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You can help to change this in 2013 with tweeting #musicthinking for inspiring ideas in music and beyond!

Music Thinking

“Music Thinking is the use of thoughts, learnings, ideas and inspirations that are derived from all kinds of music, sonic phenomena, sounds, musical instruments, tools, techniques, metaphors, patterns, brands, behaviours and music business to inspire and motivate in a new way of thinking to reach goals, solve problems or just to have fun.”

Christof Zürn  (www.musicthinking.com)

Some Music Thinking on Branding and Miles Davis

Although the music industry may use the term branding for marketing a product or band it is not used in the context of music itself. Though it could be interesting from a brand point of view to see how co-creation works in music. In many genres there are examples of co-creation from jazz to pop and rock.

But where rock bands would co-create in the studio and later just reproduce the outcome in gigantic tours without changing a single note, the jazz approach is different.

Recording sessions in the studio were rather an interruption of playing in clubs or being on a tour. So things that where tried out and tested on stage could be easily brought into the studio and studio experiments could easily be tested life with the experience of the direct response of the audience.

It is legitimate to call Miles Davis a strong brand that managed to develop, innovate and co-create new musical styles and genres over several decades starting from the 40s to the 90s. When you listen to albums like Birth of the Cool, Kind of Blue, Bitches Brew or Tutu we encounter many different sounds, styles, genres and musicians but in all of the songs we hear and feel the ‘musical essence’ based on directions from the charismatic personality of Miles Davis. Although the essence is not explicit or defined by words we could see this as the brand itself that was co-created by Miles and his musicians.

In other words Miles the person is the brand ideology (mission, vision, values) and together with his musicians they were branding together.

Some aspects in his way of working:

Young musicians

An important role in the changes of musical innovation was the recruitment of young musicians that where willing to go where Miles wanted to be, or already had chosen a direction where Miles wanted to go. Miles did recruiting based on his vision and was actively looking for change of his own brand through co-creation.

Start with a sketch
Miles Davis self did not compose in the way that he came to a recording session with a fully written-out score. Most of the time either Miles or one of the band members came up with an idea or rough sketch that then was developed further.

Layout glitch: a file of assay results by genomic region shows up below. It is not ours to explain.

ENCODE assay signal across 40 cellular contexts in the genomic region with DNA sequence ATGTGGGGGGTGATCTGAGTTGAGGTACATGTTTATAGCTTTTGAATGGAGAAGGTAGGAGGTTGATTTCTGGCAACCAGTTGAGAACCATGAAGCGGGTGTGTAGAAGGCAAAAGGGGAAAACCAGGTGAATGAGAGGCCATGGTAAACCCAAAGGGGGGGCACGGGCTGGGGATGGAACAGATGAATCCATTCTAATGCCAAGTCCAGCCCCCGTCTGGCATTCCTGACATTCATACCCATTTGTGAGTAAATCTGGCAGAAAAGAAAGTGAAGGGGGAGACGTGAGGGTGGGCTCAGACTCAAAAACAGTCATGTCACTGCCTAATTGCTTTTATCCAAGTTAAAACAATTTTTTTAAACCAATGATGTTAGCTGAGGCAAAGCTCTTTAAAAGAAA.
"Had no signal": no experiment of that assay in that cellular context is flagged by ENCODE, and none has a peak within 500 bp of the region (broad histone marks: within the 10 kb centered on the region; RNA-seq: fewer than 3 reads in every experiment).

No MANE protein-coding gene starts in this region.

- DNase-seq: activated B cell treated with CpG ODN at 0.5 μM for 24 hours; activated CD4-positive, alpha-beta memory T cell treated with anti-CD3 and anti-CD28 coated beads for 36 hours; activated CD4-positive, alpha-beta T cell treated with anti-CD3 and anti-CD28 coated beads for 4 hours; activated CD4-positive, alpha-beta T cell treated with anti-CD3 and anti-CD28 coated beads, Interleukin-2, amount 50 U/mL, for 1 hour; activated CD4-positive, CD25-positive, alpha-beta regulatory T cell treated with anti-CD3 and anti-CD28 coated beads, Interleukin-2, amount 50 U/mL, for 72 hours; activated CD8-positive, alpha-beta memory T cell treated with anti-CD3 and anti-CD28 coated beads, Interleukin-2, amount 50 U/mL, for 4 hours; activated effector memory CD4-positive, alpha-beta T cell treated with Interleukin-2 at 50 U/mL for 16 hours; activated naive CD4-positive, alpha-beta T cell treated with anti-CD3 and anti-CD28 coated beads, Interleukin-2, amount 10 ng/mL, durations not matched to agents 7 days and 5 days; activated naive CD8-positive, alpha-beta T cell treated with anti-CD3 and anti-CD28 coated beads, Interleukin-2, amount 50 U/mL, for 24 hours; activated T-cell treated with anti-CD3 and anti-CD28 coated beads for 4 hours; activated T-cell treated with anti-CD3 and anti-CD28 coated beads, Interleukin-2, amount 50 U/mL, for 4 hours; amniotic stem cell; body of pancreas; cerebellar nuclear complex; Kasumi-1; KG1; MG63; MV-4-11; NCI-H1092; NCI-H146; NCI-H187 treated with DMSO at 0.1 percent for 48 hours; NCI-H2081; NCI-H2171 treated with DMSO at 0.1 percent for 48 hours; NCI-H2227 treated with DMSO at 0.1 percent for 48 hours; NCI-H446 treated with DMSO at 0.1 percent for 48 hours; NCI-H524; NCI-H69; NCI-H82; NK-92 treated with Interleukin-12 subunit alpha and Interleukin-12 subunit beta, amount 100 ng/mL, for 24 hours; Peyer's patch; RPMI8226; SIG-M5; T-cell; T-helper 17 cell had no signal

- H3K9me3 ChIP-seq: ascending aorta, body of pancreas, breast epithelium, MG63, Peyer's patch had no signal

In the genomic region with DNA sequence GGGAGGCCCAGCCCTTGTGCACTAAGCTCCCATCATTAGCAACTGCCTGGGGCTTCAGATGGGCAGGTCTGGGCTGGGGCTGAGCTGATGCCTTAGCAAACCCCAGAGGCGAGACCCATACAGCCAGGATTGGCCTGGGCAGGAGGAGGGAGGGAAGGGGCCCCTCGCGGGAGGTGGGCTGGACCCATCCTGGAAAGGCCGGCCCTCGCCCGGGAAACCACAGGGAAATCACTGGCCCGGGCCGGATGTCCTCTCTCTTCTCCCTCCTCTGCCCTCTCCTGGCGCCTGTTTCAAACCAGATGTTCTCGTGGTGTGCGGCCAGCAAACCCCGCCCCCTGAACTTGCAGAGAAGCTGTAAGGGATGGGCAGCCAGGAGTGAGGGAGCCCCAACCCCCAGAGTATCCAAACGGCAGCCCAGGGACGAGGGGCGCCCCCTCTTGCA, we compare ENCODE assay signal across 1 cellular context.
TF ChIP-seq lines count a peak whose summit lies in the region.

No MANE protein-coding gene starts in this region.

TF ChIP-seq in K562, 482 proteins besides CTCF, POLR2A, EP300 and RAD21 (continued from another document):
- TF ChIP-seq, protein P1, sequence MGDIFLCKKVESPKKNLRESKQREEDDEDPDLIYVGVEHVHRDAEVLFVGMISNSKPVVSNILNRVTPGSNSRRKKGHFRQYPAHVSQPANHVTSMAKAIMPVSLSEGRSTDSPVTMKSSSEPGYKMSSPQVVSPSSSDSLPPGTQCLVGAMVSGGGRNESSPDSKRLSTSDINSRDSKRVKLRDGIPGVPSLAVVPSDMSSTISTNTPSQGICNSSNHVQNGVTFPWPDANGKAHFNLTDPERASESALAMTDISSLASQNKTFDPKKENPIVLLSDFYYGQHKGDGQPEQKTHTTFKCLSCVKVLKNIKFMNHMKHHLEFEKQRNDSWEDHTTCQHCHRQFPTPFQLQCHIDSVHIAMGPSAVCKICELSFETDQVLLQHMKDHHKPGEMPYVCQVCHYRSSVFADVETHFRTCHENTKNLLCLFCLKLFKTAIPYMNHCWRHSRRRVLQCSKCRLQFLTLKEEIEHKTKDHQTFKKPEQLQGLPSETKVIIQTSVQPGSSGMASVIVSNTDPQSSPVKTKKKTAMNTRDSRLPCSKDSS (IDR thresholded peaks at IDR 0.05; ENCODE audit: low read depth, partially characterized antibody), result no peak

In Louis Malle’s film Ascenseur pur l’echafaud e.g. he let the band react directly to parts of the film that were shown in the recording studio via a big screen. Based on small instructions from Miles the band collectively reacted to actions and emotions.

The musicians did not always understand what he was doing, or what he wanted, but they trusted and respected him to make something outstanding. It was like: start with a sketch, learn together, build consensus for change and innovation.

Listen and play
Most of the musicians were talking about Miles as the ‘best listener who ever led a band’, he heard what everybody else was playing and with his voice and the ability to show new possibilities he was the glue to make it sound like a whole band. His instructions were famous in being vague, showing the right direction and also leaving enough freedom for own interpretation:  Don’t bang just play! You listen and you play!

Brand influence and the creation of new brands
“Everyone who played with Miles, feels a bond with each other” Herbie Hancock. Playing together with Miles was special and also inspiring to go on with musicians that had the Miles-experience in working together.

Bringing yourself in a co-creation with a big brand can also have a very positive effect on your own brand or personality. Nearly all of the musicians that played with Miles became later famous musicians and bandleaders themselves and created their own sound. Especially the ‘In a silent way’ players were dominating the jazz and rock development of the 70s and beyond.


The music of Miles Davis and the music thinking that is inspired by him can be a learning and inspiration for branding, communication, co-creation, new thinking about design and design of organizations and creative processes. Christof Zürn

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Want more info on co-creation, innovation an branding?

Brand Together: How Co-Creation Generates Innovation and Re-energizes BrandsI had the chance to read an early version of the new book of Nicholas Ind and to co-create and share with him some thoughts about co-creation, innovation and branding. I am looking forward to an interesting read! Brand Together: How Co-Creation Generates Innovation and Re-energizes Brands